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Understanding bipolar disorder and schizophrenia using a panel of our antibodies

Article: "Comparative serum proteomic analysis of a selected protein panel in individuals with schizophrenia and bipolar disorder and the impact of genetic risk burden on serum proteomic profiles"


Bipolar disorder (BD) and schizophrenia (SCZ) are different chronic mental health disorders. Despite the lack of certainty regarding the mechanisms that lead to SCZ and BD, compelling evidence suggests that the immune system, particularly inflammation and autoimmunity, plays a role in their origin and course.

In this pilot study, Oraki Kohshour et al. (Translational Psychiatry 2022) measured 95 serum proteins looking for disease-specific biomarkers that could hold potential as predictors of disease risk, progression, and treatment response in SCZ and BD.

The authors applied high-throughput antibody-based protein profiling to serum samples of healthy controls and individuals with SCZ and BD to identify differentially expressed proteins in these disorders.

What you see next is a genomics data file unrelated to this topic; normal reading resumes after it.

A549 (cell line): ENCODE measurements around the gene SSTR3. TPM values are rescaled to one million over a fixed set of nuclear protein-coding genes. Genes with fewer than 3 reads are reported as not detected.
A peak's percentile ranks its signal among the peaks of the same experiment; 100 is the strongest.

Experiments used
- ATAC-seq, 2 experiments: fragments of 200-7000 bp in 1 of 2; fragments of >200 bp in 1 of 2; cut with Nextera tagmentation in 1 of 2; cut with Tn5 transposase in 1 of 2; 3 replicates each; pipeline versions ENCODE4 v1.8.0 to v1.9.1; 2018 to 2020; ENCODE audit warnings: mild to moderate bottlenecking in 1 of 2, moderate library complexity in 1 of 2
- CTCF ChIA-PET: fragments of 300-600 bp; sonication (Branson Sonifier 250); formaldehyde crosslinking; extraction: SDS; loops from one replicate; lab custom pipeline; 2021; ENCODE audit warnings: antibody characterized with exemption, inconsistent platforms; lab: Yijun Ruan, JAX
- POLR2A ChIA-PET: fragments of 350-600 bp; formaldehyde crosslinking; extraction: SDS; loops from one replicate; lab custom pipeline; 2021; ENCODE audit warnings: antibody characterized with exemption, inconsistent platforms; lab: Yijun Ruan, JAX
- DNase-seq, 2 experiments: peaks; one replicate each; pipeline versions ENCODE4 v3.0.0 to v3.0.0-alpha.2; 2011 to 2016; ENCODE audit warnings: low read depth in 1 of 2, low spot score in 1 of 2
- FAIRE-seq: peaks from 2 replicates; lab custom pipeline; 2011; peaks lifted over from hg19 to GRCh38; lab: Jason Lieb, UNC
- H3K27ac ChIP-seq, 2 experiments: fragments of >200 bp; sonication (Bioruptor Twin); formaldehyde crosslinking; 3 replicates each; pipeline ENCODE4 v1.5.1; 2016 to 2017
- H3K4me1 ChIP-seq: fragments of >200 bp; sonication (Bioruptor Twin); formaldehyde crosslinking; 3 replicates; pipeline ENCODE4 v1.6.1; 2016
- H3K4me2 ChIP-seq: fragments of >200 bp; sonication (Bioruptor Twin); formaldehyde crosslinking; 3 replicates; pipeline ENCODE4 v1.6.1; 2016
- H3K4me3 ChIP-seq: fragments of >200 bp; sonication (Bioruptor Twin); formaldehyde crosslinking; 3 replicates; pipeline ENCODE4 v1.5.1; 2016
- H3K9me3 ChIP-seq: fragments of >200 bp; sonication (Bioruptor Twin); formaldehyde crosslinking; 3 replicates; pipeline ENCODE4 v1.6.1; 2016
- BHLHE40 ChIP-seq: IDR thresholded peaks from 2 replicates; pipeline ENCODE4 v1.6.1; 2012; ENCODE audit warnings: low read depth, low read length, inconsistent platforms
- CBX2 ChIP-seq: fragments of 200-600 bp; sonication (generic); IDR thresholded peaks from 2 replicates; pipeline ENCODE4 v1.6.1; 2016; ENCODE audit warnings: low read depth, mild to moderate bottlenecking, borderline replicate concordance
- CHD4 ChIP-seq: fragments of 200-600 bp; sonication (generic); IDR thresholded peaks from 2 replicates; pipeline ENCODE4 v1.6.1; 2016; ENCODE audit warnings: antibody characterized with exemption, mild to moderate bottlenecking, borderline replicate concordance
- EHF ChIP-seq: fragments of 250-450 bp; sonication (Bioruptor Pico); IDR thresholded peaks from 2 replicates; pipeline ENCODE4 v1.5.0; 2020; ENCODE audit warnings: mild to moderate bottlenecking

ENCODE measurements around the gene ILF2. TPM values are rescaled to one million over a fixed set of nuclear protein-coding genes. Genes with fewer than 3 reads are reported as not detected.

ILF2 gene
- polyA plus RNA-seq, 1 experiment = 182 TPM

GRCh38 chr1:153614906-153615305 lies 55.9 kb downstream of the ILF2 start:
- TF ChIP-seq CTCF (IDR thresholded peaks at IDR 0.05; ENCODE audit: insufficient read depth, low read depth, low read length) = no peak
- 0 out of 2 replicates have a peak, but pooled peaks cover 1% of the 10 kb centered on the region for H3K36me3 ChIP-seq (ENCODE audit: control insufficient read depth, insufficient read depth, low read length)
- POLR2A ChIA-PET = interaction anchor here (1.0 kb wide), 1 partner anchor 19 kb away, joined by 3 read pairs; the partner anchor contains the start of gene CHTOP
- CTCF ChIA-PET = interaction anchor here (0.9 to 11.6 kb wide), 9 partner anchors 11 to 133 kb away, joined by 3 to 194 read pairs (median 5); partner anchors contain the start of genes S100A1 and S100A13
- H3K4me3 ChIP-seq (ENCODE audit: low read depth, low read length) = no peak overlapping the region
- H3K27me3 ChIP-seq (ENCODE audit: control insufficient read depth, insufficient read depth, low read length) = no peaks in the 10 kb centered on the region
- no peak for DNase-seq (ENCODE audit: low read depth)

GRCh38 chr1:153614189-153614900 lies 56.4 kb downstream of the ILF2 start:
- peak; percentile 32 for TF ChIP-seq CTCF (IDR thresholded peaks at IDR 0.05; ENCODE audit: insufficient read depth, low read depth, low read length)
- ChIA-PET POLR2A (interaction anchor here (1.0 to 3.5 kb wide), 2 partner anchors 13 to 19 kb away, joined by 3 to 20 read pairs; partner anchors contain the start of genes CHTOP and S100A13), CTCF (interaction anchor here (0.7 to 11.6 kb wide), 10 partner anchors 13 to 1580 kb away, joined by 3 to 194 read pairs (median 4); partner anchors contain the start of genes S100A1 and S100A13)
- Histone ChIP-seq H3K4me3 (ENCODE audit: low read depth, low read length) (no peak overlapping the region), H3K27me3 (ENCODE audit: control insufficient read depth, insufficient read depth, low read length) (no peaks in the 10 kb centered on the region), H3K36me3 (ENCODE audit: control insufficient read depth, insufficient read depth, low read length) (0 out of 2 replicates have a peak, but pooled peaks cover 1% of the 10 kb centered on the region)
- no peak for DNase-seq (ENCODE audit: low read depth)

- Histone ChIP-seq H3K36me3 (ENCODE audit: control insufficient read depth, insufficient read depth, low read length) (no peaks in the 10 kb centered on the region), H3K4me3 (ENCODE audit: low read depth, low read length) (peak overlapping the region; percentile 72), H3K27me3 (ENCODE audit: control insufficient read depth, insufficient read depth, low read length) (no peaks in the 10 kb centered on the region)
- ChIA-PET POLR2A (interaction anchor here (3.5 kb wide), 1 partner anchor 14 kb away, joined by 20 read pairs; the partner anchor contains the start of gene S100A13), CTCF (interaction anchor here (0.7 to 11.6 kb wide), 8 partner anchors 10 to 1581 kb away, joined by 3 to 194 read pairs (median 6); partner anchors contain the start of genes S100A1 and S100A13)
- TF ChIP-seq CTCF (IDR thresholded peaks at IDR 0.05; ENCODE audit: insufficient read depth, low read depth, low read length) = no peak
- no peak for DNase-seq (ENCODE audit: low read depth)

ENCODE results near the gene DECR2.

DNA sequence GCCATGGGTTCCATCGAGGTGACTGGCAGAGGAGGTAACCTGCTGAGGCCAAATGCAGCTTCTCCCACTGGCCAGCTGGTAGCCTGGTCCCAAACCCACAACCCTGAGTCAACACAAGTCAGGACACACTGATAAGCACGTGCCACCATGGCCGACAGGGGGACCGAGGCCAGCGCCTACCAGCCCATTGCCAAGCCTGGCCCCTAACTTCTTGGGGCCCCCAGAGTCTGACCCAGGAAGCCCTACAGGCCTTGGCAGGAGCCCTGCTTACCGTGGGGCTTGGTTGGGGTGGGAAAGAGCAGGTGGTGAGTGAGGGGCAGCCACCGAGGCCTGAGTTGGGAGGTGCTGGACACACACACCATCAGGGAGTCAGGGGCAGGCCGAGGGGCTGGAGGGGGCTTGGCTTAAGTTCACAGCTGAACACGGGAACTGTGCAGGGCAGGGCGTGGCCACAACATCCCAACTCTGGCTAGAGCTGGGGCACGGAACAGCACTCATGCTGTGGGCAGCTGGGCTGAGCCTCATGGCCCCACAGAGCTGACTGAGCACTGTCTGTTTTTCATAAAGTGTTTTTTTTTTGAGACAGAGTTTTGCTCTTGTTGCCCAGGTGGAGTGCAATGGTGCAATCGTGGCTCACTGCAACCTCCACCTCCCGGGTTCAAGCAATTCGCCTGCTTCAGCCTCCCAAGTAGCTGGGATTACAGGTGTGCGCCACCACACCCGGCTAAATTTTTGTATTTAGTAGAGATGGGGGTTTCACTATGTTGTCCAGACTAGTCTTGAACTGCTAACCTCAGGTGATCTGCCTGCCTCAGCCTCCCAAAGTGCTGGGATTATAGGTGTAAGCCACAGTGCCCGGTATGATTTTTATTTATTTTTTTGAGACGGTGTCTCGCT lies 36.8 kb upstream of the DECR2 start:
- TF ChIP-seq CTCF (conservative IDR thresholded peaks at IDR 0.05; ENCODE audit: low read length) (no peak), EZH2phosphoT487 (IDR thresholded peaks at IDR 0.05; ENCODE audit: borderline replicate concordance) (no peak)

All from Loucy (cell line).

Multiplex profiling of 95 serum proteins was performed by suspension bead array technology in combination with antibodies generated within the Human Protein Atlas.

Among the 95 protein markers are:

  • Anti-IL7 (HPA019590)
  • Anti-IL4 (HPA072995)
  • Anti-IFNG (HPA002134)
  • Anti-CSF2 (HPA057404)

Full list in supplementary material Table S1

Although this pilot study needs independent replication in larger cohorts, the results confirm the relevance of the immune system in differentiating between SCZ and BD, opening new avenues for discovering effective therapeutics and diagnostics approaches in neuropsychiatry, improving patients' quality of life and reducing the socio-economic costs of mental illness.

Read full article here.